Speaking of that large battery, Coda chose to use a Lithium iron phosphate chemistry, as opposed to Lithium ion. Charging a battery of this size would take 12 hours in the LEAF using the 240-volt charging dock. It takes half that time in the Coda Sedan, as Coda chose to use a 6.6 kilowatt on-board charger. Nissan is expected to offer the larger charger in the 2013 LEAF, moving up from the current 3.3 kilowatt unit.

The verdict? If it were half the price, we might consider it. But even then, only if this were a vehicle that we did not need to rely on. Unproven quality, unknown technology, and untested safety leave too many unanswered questions for us to feel comfortable recommending this car. Ask us again in five years or so about our thoughts, and we will have a better answer for you.

{ 8 comments… read them below or add one }

Tom K December 31, 2011 at 8:20 am

I just did a panic stop in my LEAF when some idiot pulled out of the wrong way in a parking lot. As I read your well informed article on the CODA, I wonder how it would’ve performed the same quick stop… I keep thinking that sometimes “old school” might be better than the latest tech. As example, I hate how convoluted the heater is to operate in my LEAF. Although I wish CODA well, I’m sticking with my LEAF…

Reply

Ernie Hernandez (LEAFguy) December 31, 2011 at 12:50 pm

Tom – glad to hear that the brakes worked!

Reply

IndyFlick December 31, 2011 at 10:23 am

Actually, lithium iron phosphate (LiFePO4) is a type of lithium-ion battery. I’m not sure who manufactures the Coda pack, but A123 Systems uses LiFePO4 chemistry in their batteries.

Reply

Ernie Hernandez (LEAFguy) December 31, 2011 at 12:51 pm

Indy – thanks for that. You prompted some additional research on my part, which will be posted soon.

Reply

IndyFlick December 31, 2011 at 6:48 pm

I think the interesting thing is that the Coda will be the first Chinese-made electric car to be sold in the US. Being Chinese-made I would have thought the price would have been lower. As for the design, removing the side moldings would help a lot. Nothing screams mid 90’s like body side moldings. Also, I wonder about the A-pillar on the Coda. I’m not sure how a 90’s designed vehicle could possibly pass modern safety regulations with such an A-pillar. New federal roof-crush standards are scheduled to take effect in September 2012. The new code requires automobile roofs to be at least 3X more rigid for rollover protection.

Reply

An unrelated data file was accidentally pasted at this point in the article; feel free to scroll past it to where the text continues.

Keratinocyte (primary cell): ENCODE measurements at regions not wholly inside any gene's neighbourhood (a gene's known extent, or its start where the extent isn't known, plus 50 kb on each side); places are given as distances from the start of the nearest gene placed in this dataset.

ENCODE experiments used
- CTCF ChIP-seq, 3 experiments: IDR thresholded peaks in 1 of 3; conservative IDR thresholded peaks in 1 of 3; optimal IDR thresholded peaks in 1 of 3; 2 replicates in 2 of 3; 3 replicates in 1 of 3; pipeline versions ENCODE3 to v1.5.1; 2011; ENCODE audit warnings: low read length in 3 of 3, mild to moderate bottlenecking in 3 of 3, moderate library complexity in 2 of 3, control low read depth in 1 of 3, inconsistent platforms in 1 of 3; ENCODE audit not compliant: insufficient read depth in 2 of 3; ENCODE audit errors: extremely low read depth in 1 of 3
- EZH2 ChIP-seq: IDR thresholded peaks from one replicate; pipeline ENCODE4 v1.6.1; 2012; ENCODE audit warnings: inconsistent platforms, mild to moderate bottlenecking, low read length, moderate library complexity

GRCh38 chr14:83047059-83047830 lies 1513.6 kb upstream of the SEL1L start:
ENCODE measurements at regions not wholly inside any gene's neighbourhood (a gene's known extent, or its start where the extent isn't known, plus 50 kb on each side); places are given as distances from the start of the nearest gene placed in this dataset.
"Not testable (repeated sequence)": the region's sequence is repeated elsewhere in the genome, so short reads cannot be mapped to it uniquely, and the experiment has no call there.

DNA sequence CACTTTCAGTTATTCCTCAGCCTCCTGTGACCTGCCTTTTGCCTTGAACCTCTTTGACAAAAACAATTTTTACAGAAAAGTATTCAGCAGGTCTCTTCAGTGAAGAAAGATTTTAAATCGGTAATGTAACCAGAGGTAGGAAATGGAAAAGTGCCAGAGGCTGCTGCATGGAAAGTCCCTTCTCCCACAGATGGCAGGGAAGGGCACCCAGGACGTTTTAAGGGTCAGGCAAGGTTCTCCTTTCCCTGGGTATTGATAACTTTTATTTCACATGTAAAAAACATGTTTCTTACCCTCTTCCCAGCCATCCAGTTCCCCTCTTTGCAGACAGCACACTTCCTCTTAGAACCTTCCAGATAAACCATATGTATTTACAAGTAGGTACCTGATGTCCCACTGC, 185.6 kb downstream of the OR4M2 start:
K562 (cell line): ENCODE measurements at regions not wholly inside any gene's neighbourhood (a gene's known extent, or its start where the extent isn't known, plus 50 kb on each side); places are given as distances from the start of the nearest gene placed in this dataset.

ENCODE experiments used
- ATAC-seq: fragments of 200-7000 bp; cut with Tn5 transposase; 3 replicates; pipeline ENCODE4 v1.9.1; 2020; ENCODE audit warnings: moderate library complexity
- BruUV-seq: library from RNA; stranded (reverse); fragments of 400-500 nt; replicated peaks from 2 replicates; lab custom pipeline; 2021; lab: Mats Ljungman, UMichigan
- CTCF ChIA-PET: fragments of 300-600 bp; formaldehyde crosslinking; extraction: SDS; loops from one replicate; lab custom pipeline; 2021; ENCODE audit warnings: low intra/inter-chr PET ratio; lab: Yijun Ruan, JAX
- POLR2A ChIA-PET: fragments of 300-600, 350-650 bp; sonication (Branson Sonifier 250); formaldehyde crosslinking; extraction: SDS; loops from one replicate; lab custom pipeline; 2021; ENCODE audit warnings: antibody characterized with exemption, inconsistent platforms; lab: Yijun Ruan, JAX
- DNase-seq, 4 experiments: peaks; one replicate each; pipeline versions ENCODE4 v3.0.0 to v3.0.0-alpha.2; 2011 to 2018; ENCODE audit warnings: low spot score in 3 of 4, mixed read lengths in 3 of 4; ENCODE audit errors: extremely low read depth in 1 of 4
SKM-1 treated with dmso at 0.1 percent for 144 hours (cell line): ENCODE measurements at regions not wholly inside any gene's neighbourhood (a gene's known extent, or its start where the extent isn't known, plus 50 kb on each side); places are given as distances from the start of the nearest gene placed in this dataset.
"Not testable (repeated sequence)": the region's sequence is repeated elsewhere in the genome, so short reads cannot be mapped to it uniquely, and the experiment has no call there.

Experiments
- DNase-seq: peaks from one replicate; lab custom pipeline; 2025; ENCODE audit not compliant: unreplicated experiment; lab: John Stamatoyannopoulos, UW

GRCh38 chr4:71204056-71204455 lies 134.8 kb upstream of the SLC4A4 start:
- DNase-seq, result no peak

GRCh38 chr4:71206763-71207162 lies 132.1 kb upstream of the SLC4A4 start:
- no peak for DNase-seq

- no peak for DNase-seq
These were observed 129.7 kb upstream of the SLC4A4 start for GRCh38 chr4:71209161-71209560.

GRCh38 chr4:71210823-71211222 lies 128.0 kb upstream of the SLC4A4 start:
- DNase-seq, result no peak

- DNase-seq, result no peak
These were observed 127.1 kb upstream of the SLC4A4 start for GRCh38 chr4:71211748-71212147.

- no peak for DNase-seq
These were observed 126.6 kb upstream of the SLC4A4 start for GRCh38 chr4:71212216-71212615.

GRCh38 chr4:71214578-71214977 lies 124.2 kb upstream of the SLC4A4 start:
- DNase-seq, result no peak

Tom K January 1, 2012 at 6:41 pm

It will be interesting to see CODA’s crash test results… If it gets that far…

Reply

Ilya Haykinson January 1, 2012 at 9:47 pm

I’d asked a friend of mine in Beijing to look up prices for a brand new Hafei Saibao, whose body Coda uses for their car. The answer — less than $15K for the top of the line model. While we all know that the battery is the most expensive part of EVs, I can’t help but think that had they bought the Lifan 520 (http://en.wikipedia.org/wiki/Lifan_520), which costs half the money, or spent the exact same money to buy a Geely Gleegle GC7 (http://www.qqycar.com/Products/gleagle/gc7/summarize.html) which in my opinion looks far prettier.

Reply

Ernie Hernandez (LEAFguy) January 2, 2012 at 4:50 pm

Ilya – Welcome to Living LEAF. Thank you for pointing us to the source of the body of the Coda Sedan. We knew that it was a Chinese body, but were not familiar with the specifics. Keep in mind, direct comparisons between gasoline and electric vehicles – even when based on the same vehicle – don’t tell the whole story. Just as the very first mobile phones were large, not particularly convenient, and extremely expensive, similar comparisons can be made with the first generation of electric vehicles by all manufacturers. This new technology is paving the way for future electric vehicles that will have greater range and be more competitive from a price standpoint. As we have said many times before, if a current technology electric car is not right for your situation, you shouldn’t buy one. For many though, their purchase of today’s technology electric cars is providing the way for future electric vehicles that will be more suitable to a broad range of driver needs.

Reply

Leave a Comment

{ 1 trackback }

Previous post:

Next post: